Not closing connections is a pretty bad idea, obviously, because you are going to hold a lot more server resources than you need.

But we couldn’t figure out what the problem was. On my end, I could see that EF Prof was recording the context close properly, but nearly the same code on the customer showed the problem. Note the word nearly. I asked for a repro of the issue, and once I had it, it took mere minutes to confirm that the problem exists.

Now was the time to find out why. The customer code was:

using(var context = new MyContext(new EntityConnection("name=MyConStr"))
{
   // do stuff
}

Now, what EF Prof tells you is a data context open & close are actually more accurately connection open & close. After some extensive study, I verified that it wasn’t my code to blame, there was a leaking connection here.

Checking a bit further, it became clear. We passed an existing connection to the context. When we dispose the context, the context asks: “Am I the owner of this connection?” And since the answer is no, it will not dispose it. It makes sense, you might want to use that connection for your own purposes, and it is pretty rude of the context to close a connection that it doesn’t own.

How can we resolve this? By giving the context the information to open the connection, but not the connection itself:

using(var context = new MyContext("name=MyConStr")
{
   // do stuff
}

This code will instruct the context to open its own connection, which it will know that it owns, so it can safely dispose it when it is disposed.

Look Ma, no leaks!

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How to find the stack trace for databinding? Answer

This is a rather special request, I’ll admit. For reasons of my own, I need to find the method(s) called to actually performed data binding in WPF & WinForms.

WPF is actually quite simple:

image

WinForms, not so much. I resorted to creating a strongly typed data source and concating my extension there.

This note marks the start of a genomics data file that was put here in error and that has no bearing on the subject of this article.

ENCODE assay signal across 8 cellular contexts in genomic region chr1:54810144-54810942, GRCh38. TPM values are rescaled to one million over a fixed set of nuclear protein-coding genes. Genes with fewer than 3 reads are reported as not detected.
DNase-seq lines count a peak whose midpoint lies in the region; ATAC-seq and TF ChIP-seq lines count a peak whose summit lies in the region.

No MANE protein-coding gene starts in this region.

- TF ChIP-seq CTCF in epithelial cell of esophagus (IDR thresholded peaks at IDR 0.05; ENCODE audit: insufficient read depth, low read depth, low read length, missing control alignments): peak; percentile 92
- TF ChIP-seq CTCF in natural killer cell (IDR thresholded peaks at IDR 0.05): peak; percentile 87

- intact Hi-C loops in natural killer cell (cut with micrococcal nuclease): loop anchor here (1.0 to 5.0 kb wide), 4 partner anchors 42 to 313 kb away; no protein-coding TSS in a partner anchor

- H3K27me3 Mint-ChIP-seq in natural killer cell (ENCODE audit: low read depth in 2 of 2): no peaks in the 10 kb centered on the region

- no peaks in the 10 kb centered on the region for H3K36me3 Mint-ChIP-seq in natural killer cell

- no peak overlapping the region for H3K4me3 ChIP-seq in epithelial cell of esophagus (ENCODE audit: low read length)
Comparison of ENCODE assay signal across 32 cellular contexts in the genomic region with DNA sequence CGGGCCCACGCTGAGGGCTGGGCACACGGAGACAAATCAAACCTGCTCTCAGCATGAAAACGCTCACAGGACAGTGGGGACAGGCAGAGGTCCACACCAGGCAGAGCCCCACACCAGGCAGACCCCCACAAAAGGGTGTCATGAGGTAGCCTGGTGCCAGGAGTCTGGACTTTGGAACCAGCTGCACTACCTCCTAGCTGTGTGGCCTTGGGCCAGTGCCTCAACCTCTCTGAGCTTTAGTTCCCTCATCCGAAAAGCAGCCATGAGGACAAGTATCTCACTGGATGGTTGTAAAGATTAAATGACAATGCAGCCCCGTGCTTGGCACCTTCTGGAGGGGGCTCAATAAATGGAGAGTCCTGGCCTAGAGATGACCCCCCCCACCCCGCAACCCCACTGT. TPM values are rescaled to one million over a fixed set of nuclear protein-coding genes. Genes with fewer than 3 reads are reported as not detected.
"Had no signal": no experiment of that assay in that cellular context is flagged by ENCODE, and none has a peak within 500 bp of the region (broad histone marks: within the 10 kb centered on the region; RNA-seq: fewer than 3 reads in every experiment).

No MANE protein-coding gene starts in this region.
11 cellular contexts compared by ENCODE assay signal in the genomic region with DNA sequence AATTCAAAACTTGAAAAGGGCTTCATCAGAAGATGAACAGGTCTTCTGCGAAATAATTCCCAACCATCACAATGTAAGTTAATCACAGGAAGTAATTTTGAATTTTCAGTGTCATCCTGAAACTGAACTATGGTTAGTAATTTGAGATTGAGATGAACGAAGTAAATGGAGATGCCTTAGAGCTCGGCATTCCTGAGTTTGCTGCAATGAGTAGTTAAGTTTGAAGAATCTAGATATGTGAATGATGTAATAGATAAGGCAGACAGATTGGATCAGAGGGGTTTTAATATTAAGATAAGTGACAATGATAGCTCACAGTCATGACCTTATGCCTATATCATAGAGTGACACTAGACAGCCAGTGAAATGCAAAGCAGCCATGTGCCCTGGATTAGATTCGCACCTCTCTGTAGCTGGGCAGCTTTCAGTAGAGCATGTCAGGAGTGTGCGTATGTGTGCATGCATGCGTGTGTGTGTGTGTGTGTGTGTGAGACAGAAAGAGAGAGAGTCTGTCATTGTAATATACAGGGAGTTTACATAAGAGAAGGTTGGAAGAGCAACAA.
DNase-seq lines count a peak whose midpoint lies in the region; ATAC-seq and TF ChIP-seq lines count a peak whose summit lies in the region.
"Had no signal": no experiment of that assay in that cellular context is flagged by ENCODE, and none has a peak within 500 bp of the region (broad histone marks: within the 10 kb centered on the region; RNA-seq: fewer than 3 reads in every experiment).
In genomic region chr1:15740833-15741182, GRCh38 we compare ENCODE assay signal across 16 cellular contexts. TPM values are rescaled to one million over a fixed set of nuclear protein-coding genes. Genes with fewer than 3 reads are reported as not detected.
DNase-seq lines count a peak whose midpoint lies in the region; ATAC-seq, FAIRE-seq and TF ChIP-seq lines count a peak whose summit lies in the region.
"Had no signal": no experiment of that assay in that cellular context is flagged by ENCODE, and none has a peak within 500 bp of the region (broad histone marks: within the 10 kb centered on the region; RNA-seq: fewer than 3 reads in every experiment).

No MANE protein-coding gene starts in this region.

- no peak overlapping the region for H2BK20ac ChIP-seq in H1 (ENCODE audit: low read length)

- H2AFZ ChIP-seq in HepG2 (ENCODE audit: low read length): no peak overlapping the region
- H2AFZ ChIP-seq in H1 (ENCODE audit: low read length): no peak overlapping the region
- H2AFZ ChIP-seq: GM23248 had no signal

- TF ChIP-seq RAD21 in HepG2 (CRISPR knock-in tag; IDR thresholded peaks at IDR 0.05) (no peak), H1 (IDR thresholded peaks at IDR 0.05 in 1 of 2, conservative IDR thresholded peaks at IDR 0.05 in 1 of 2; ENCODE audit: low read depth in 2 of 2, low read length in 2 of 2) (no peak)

image

The answers are, by the way:

WPF:

  • at MS.Internal.Data.DataBindEngine.Task.Run(Boolean lastChance)
  • at MS.Internal.Data.DataBindEngine.Run(Object arg)

WinForms:

  • at System.Windows.Forms.CurrencyManager.SetDataSource(Object dataSource)
  • at System.Windows.Forms.BindingContext.EnsureListManager(Object dataSource, String dataMember)

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How to find the stack trace for data binding?

This is a rather special request, I’ll admit. For reasons of my own, I need to find the method(s) called to actually performed data binding in WPF & WinForms.

I have an elegant solution, which is too large to include in this blog post, but I’ll say that it doesn’t involves reflector at all.

Can you figure it out?

RavenDB: Replicating to a relational database

I just finished implementing a very cool feature for RavenDB, the Index Replication bundle allows you to replicate an index to a relational database.

What does this mean? Well, consider the following document:

var q = new Question
 {
     Title = "How to replicate to SQL Server?",
     Votes = new[]
     {
         new Vote{ Up = true, Comment = "Good!"}, 
         new Vote{ Up = false, Comment = "Nah!"}, 
         new Vote{ Up = true, Comment = "Nice..."}, 
     }
 };

And this index:

from q in docs.Questions
select new 
{
         Title = q.Title, 
         VoteCount = q.Votes.Count
}

With the aid of the Index Replication bundle, that index will be replicated to a relational database, giving us:

image

You can find full documentation for this feature here and the bundle itself is part of RavenDB’s unstable as of build 159.

WPF, Default Buttons and input

I got the following bug report about NH Prof:

When renaming a session, the "enter" key seems to invoke the "Cancel" rather than the "Rename Session" button - this is slightly annoying (and unexpected) behavior.

image 

But that is impossible, here is the XAML for this:

image

And as it turned out, the code is correct, and the explanation for the error is wrong, but the behavior exists.

The actual problem turned out to be that if you hit enter while the focus is on the text box, the RenameSession method will be called, but the bound value will not be modified, since the default binding mode for text boxes is on focus lost. We can fix this using:

image 

Although this is logical, considering how WPF works, I still find it surprising, I would expect this to be a common scenario that would be handled OOTB.

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Generating API Documentation

I want to generate API documentation for Raven DB. I decided to take the plunge and generate XML documentation, and to ensure that I’ll be good, I marked the “Warnings as Errors” checkbox.

864 compiler errors later (I spiked this with a single project), I had a compiling build and a pretty good initial XML documentation. The next step was to decide how to go from simple XML documentation to a human readable documentation.